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Goucher College is not raising tuition next year

Goucher President José Antonio Bowen. (File)

Goucher President José Antonio Bowen. (File)

Amid mounting concerns about student debt, Goucher College — for the first time in its history — is not raising tuition for the upcoming school year.

“We couldn’t do nothing, so this is the first step and it’s partly an experiment because we’re hoping that this will resonate with our community,” said Goucher President José Antonio Bowen.

The decision to freeze tuition is part of a larger effort by the college to make it more accessible to its poorest students.

“We’ve been talking a lot about affordability,” said Bowen.

The average tuition and fee increase for a private, liberal arts college in the 2015-16 school year was 3.47 percent. Last year, Goucher had the smallest tuition increase in its history, with a 2.2 percent increase, or $1,200 for the 2016-17 school year.

The cost for a student to attend Goucher, including tuition, fees, room and board, is now $55,176. With associated living expenses such as books and other supplies, the cost ends up being more than $59,000. Goucher offers financial aid to 93 percent of its students through more than $44 million in grants, scholarships, loans, and federal work-study, the school said.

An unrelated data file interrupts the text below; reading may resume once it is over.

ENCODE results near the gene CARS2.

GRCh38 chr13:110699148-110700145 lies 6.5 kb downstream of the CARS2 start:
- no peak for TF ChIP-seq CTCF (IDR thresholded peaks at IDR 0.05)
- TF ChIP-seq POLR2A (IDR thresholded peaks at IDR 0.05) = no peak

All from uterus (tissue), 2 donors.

“For students and staff here, the budget model has been raise tuition so people can get a raise,” said Bowen.

That said, the school was seeing the negative impact rising tuition was having on its students, said Bowen.

“We see financial stress in our poorest students…we have to do something about it.”

While the college still plans to give raises and maintain student services, any cost savings will have to come from somewhere.

“We’re going to have to find efficiencies,” said Bowen, adding that much of those cuts will likely come from other sources such as rental revenue and cutting costs on the expense side through technology.

The tuition freeze also sheds light on the problematic revenue model for colleges and universities across the country. As nonprofits, colleges have missions, but they also are competing with other institutions, said Bowen.

“We have to balance mission and market,” he said.

Right now, the majority of the university’s revenue stream comes from returning students, who are very likely to give in to yearly tuition increases.

“We have a captive audience that will pay the increase,” said Bowen, adding that such a pricing model is “done, broken, gone.”

Aside from addressing tuition, Goucher has also tried to make its application process accessible to prospective students of all socioeconomic backgrounds by adding a video application option. Students can submit a two-minute video responding to an assigned prompt and two high school samples.

“We’re trying to level the playing field,” said Bowen. “All of these are examples of Goucher trying to become the model for greater accessibility for what we do.”